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04.08.2007 General News

Gov`t to Build Slave Monument as Part of Joseph Project Launch

04.08.2007 LISTEN
By Accra Mail



The government will construct a monument dedicated to “all those who suffered one way or another in the slave trade,” outgoing Minister of Tourism and Diaspora Relations Jake Obetsebi-Lamptey announced during Wednesday's official launch of the Joseph Project at Elmina Castle.

With the Joseph Project, a national initiative, Ghana aims to position itself as Diasporas' “Door of Return” back to Africa.

“We want to establish a pilgrimage to Ghana, one which every member of the Diaspora must take at least once in their lifetimes,” Mr. Obetsebi-Lamptey said.

In promotional materials, the pilgrimage of Diasporas back to Ghana has been compared to the Muslim hajj.

As part of the project launch, Ghana honored three “immortal Josephs,” people of African descent who, like the Biblical hero, rose to greatness despite the legacy of slavery.

Relatives of Bob Marley, Harriet Tubman and Marcus Garvey were presented with awards and each symbolically enrobed in a kente-cloth "coat of many colors.”

Rita Marley represented her late husband, the musician, Rastafarian and social visionary Bob Marley. Marcus Garvey, an activist for the improvement of black people across the world, was represented by his son, Dr. Julius Garvey. Harriet Tubman, who helped American slaves escape to freedom on the Underground Railroad, was represented by one of her great-grand-nieces.

The focus of the evening event, dramatically staged against the backdrop of Elmina Castle, was a symbolic healing ceremony and reunion between Ghana's traditional leaders and visiting members of the Diaspora.

Participants began the ceremony with bands of red fabric tied around their wrists as a symbol of the wounds of slavery.

Special washing stations emblazoned with the project slogan, “Akwaaba Anyemi,” had been prepared for the ceremonial washing of hands.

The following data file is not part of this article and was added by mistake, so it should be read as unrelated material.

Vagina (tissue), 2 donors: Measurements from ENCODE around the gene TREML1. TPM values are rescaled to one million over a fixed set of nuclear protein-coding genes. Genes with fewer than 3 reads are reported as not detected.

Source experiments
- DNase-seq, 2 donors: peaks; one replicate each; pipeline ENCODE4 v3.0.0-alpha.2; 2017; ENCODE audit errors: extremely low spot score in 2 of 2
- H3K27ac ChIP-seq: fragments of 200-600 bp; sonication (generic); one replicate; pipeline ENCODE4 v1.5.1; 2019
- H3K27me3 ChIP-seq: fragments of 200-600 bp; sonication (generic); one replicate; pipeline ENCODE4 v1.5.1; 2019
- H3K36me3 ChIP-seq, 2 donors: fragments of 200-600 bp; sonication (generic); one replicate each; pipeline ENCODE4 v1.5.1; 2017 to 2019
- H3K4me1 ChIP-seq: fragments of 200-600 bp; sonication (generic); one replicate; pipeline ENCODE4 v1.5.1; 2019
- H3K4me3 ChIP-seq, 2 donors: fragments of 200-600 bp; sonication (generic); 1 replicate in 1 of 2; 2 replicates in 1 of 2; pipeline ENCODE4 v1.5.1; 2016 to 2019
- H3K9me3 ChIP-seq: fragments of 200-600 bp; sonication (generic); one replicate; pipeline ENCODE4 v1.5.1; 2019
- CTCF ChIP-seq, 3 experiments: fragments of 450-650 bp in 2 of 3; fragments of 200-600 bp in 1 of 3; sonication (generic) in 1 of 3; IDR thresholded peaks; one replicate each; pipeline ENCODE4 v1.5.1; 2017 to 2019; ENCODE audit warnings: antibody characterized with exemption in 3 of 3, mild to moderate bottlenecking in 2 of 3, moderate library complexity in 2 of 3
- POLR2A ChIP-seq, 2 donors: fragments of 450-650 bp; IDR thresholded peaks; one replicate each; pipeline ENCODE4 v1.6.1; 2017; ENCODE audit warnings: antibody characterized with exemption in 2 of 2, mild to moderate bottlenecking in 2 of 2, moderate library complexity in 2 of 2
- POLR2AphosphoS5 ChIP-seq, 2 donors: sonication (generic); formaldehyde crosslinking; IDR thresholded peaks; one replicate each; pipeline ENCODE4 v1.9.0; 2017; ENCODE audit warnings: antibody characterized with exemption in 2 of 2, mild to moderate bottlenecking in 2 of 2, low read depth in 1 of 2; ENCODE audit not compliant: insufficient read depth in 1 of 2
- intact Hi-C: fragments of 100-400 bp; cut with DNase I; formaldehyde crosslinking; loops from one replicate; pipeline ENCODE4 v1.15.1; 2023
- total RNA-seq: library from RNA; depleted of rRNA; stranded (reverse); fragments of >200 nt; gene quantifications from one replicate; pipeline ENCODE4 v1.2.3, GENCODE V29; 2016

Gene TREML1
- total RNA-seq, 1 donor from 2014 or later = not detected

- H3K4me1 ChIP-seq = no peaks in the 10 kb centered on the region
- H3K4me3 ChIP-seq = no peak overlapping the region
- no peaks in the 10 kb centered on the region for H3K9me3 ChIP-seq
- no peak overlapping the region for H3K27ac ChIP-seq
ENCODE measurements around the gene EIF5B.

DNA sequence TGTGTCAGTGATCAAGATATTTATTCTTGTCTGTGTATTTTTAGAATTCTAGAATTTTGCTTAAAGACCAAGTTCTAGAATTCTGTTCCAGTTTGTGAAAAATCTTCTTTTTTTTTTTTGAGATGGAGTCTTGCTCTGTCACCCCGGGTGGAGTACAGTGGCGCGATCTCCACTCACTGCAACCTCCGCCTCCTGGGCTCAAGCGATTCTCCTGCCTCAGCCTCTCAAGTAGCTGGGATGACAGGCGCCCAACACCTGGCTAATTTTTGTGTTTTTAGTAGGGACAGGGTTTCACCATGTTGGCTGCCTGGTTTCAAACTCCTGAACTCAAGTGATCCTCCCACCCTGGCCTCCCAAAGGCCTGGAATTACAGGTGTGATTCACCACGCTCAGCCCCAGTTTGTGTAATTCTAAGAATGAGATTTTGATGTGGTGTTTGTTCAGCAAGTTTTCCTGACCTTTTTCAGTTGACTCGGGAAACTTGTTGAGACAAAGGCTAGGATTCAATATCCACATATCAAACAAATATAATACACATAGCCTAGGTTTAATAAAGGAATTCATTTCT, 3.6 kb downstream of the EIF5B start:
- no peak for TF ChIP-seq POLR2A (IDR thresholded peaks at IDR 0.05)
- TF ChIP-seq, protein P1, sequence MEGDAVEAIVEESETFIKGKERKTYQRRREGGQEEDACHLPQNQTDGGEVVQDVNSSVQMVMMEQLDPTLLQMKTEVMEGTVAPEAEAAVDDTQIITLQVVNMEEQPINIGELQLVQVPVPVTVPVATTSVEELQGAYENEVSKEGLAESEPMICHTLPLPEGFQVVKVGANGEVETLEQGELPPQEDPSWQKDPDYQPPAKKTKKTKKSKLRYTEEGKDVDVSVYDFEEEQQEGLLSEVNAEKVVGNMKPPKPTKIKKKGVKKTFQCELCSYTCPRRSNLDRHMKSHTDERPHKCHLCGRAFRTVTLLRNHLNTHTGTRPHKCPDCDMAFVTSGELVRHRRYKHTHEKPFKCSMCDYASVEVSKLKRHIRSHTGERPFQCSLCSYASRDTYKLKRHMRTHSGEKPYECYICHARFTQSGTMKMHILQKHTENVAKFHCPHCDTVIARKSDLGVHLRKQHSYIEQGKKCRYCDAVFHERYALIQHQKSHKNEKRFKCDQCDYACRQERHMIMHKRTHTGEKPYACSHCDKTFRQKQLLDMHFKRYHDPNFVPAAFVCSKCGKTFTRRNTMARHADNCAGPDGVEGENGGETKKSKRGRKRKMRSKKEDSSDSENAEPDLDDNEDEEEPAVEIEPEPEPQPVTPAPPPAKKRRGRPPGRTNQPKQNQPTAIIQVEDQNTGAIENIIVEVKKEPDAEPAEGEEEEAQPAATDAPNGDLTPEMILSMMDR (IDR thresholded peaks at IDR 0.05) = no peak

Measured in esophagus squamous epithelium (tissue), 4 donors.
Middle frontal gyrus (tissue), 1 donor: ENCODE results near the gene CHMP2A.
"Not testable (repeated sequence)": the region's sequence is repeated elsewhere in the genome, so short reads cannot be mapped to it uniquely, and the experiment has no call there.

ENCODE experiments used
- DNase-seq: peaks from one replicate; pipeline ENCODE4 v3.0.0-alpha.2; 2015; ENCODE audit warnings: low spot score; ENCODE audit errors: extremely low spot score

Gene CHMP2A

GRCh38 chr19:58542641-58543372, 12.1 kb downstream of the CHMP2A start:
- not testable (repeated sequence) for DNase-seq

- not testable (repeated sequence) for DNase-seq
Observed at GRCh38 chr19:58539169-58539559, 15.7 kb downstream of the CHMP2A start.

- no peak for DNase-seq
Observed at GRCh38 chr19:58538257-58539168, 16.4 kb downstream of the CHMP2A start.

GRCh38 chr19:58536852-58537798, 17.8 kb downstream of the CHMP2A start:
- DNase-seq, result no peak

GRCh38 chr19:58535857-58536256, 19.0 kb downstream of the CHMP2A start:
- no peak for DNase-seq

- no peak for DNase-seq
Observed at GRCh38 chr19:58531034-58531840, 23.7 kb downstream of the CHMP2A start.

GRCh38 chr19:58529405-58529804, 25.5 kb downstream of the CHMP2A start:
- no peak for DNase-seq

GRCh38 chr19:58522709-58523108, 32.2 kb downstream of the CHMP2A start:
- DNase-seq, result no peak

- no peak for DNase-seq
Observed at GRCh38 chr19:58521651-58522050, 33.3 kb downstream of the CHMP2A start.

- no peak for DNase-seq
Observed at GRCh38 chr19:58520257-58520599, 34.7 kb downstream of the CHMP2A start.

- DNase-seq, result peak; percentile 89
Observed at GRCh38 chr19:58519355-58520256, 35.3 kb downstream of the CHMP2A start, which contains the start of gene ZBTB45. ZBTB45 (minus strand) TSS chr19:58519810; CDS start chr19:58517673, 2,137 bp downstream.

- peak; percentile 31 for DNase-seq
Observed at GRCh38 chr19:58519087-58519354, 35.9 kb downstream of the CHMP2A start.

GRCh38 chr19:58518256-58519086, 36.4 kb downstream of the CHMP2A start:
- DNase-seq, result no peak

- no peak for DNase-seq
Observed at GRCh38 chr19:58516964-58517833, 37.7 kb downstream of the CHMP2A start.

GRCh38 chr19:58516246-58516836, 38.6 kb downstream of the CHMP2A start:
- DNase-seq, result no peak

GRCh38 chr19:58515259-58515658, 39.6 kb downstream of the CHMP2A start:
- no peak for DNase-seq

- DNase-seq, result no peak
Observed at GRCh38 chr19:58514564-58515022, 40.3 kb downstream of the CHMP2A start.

Underneath a sophisticated lighting system that illuminated the outdoor event, dozens of chiefs and queen mothers in full regalia assembled at the washing stations. They wore golden crowns, ceremonial beads, and heavy gold rings and bracelets. Television cameras clustered around them as they dipped their hands into the basins. Hyssop, a plant associated with healing, had been added to the water.

The members of the Diaspora sitting in the audience were next. Khaki-clad men and women in flip-flops came face to face with traditional leaders draped in kente cloth. The Diasporans held out their hands. Using gourd dippers provided for the purpose, the chiefs poured purifying water over their fingers.

Marjorie Jacobs' face was glowing as she rubbed her hands together. The 37-year-old, her face framed with big hoop earrings, had traveled all the way from Philadelphia to receive this welcome home. “I'd be happy to hug you sister,” the chief across from her told her, and they embraced.

All around them, traditional Ghanaian leaders held out their arms to their brothers and sisters whose ancestors had been taken in chains to the Americas generations before. Camera lenses zoomed in on their gracious and excited smiles.

Joyce Delaney, from Washington, D.C., took away the blessing of the chief who had given her hug. “It's great to have a feeling of forgiveness and gratitude,” she said.

The Diasporans were presented with hand towels embroidered with the Joseph Project logo as mementoes of the occasion.

After the healing ceremony, both the Ghanaian leaders and the Diaspora visitors were supposed to remove the red bands around their wrists. The pain of slavery had been lifted.

A number of addresses from prominent leaders followed the ceremony, including speeches by President of the National House of Chiefs, Nana Odenho Ababio, and by Nana Douala Belle, chief of Douala, Cameroon, who spoke as a representative of all the chiefs and traditional leaders of Africa.

Speaking in French, Nana Douala Belle called for the African people to reassemble themselves, just as the ancient Egyptian god Osiris was reconstructed after his body was hacked apart and thrown into the Nile.
“We are all from the same mother,” he said.

After the event's conclusion, a visitor from the United States approached Mr. Obetsebi-Lamptey with a question.

Paye Adwua Tinsley is an American teacher who will marry a native of Ghana this Sunday.

Why is the government spending money on a monument, Ms. Tinsley asked, “if the people don't get energy and don't get electricity?”

Mr. Obetsebi-Lamptey's answer was simple. The monument would generate more money than it cost, he argued. And if the monument attracts thousands of tourists a year, each of which spends thousands of dollars, he said, then it will generate revenue to fund development projects to improve the quality of life across the nation.

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